The State Ports Authority is bracing for a possible waterfront strike by extending operations at its busiest terminals to lessen the impact of a walkout by the longshoremen’s union.

In an email sent to shipping lines Thursday, the SPA detailed steps to lessen the impact of cargo flow, including two extra operations hours in the weekdays following Christmas.

The agency’s two main container docks in Mount Pleasant and North Charleston also will be open for business on Saturday, Dec. 29, a day usually reserved for truck traffic only.

SPA spokeswoman Allison Skipper said the extended hours are designed to give shippers more time to move more of their cargo across the state’s ports.

Talks between shipping companies and dockworkers broke down Tuesday, less than two weeks before the contract expires Dec. 29, leading to worries that a strike was inevitable.

The National Retail Federation wrote to President Barack Obama this week to ask him to use “all means necessary” to head off a walkout, which they fear could have catastrophic ripple effects nationwide.

“We foresee this as a national economic emergency,” said Jonathan Gold, the group’s vice president of supply chain and customs policy.

Gold said billions of dollars in commerce at businesses nationwide could be affected, from auto manufacturers awaiting parts to the truckers that deliver them.

A strike wouldn’t affect passenger cruise ships, U.S. mail, military cargo or perishable cargo with a limited shelf life. It also wouldn’t affect cars and other non-containerized cargo known as break bulk.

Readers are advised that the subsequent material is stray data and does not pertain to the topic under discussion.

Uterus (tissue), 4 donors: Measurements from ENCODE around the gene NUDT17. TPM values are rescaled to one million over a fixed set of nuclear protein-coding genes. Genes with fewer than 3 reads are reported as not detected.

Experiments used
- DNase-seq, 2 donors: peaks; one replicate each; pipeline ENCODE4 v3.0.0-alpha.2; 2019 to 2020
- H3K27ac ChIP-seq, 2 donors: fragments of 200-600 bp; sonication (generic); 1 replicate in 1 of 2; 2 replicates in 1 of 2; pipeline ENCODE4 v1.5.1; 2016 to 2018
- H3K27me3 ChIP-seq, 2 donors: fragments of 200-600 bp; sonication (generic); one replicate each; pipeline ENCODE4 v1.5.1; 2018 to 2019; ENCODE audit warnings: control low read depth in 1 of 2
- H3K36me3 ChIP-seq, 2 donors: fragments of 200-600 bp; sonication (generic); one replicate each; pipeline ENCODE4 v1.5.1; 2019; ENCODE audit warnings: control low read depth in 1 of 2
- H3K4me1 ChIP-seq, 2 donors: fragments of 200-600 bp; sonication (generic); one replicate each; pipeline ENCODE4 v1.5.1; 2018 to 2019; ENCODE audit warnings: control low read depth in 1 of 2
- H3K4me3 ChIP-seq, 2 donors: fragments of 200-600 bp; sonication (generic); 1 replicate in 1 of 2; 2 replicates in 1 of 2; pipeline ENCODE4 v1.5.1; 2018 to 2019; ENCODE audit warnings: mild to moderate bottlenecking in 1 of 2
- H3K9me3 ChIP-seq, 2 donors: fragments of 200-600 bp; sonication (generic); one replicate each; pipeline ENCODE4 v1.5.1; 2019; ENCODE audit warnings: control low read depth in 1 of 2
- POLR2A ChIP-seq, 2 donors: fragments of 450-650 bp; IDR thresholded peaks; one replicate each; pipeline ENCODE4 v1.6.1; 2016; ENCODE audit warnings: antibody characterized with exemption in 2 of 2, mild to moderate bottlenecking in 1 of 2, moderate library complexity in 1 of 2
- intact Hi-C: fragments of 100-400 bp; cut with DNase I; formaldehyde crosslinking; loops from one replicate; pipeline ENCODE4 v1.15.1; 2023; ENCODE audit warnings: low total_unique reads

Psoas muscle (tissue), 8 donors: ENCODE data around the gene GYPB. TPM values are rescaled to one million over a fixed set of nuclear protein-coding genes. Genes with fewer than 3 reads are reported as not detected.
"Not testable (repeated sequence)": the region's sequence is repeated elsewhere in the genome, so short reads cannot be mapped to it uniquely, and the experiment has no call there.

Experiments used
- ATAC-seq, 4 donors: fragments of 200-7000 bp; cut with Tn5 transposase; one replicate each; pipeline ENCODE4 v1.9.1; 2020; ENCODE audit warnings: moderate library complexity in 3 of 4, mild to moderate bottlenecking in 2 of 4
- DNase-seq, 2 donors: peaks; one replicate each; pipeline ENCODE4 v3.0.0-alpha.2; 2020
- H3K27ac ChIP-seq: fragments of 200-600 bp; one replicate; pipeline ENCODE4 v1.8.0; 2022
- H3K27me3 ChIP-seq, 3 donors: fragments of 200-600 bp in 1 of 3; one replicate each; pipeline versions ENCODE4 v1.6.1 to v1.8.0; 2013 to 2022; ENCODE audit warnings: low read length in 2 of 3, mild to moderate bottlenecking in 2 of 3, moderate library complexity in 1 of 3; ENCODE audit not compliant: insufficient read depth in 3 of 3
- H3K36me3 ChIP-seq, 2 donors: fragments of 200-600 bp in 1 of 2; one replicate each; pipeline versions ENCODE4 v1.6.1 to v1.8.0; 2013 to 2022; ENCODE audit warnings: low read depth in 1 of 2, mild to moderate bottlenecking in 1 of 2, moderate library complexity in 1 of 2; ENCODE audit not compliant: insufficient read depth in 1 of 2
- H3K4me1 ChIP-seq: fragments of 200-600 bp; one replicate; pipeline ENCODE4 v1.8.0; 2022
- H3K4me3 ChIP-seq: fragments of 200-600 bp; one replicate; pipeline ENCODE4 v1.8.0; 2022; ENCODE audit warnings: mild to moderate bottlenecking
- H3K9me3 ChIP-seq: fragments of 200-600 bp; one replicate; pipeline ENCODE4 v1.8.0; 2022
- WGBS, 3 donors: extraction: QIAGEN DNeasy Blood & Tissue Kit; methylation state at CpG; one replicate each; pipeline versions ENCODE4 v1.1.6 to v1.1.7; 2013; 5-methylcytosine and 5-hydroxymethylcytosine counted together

The International Longshoremen’s Association union represents 14,500 workers at the Port of Charleston and 14 others that extend south from Boston. They handle 95 percent of all containerized shipments from Maine to Texas.

The impasse comes during a 90-day extension of the current contract. On Tuesday, a federal mediator offered another monthlong extension. Various issues, including wages, are unresolved, but the sides couldn’t agree on what’s become the key sticking point, container royalties.

The royalties are payments to union workers based on the weight of cargo received at each port. They were created in the 1960s to boost wages and finance worker benefits after increased automation cut into salaries and jobs, making it impossible for the dwindling labor force to finance its benefits, said ILA spokesman James McNamara.

The container carriers and port operators, represented by the U.S. Marine Alliance, want to cap the royalties at 2011 levels, saying they have morphed into a huge expense and a totally unrelated to their original purpose, which hurts the industry’s competitiveness as it tries to keep up with new technology.

The alliance said the royalty payments now amount to a bonus averaging $15,500 annually for East Coast workers who already earn more than $50 per hour.

The Associated Press and Tyrone Richardson of The Post and Courier contributed to this story.